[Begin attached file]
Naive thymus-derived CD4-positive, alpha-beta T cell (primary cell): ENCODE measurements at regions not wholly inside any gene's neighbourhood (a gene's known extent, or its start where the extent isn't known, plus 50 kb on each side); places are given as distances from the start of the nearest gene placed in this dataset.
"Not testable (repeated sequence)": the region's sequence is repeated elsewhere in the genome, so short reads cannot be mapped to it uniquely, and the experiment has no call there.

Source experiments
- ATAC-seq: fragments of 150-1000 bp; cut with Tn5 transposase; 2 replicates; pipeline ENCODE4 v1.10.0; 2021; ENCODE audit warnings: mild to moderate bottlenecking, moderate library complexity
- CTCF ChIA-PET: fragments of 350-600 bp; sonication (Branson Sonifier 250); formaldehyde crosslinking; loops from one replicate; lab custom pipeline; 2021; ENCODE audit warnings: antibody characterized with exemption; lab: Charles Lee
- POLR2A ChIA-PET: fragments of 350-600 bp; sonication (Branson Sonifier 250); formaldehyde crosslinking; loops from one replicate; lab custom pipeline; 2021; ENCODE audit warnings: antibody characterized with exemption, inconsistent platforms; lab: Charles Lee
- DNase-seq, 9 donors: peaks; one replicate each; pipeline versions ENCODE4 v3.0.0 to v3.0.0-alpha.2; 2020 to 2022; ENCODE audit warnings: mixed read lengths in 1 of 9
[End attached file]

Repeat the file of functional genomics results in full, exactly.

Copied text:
Naive thymus-derived CD4-positive, alpha-beta T cell (primary cell): ENCODE measurements at regions not wholly inside any gene's neighbourhood (a gene's known extent, or its start where the extent isn't known, plus 50 kb on each side); places are given as distances from the start of the nearest gene placed in this dataset.
"Not testable (repeated sequence)": the region's sequence is repeated elsewhere in the genome, so short reads cannot be mapped to it uniquely, and the experiment has no call there.

Source experiments
- ATAC-seq: fragments of 150-1000 bp; cut with Tn5 transposase; 2 replicates; pipeline ENCODE4 v1.10.0; 2021; ENCODE audit warnings: mild to moderate bottlenecking, moderate library complexity
- CTCF ChIA-PET: fragments of 350-600 bp; sonication (Branson Sonifier 250); formaldehyde crosslinking; loops from one replicate; lab custom pipeline; 2021; ENCODE audit warnings: antibody characterized with exemption; lab: Charles Lee
- POLR2A ChIA-PET: fragments of 350-600 bp; sonication (Branson Sonifier 250); formaldehyde crosslinking; loops from one replicate; lab custom pipeline; 2021; ENCODE audit warnings: antibody characterized with exemption, inconsistent platforms; lab: Charles Lee
- DNase-seq, 9 donors: peaks; one replicate each; pipeline versions ENCODE4 v3.0.0 to v3.0.0-alpha.2; 2020 to 2022; ENCODE audit warnings: mixed read lengths in 1 of 9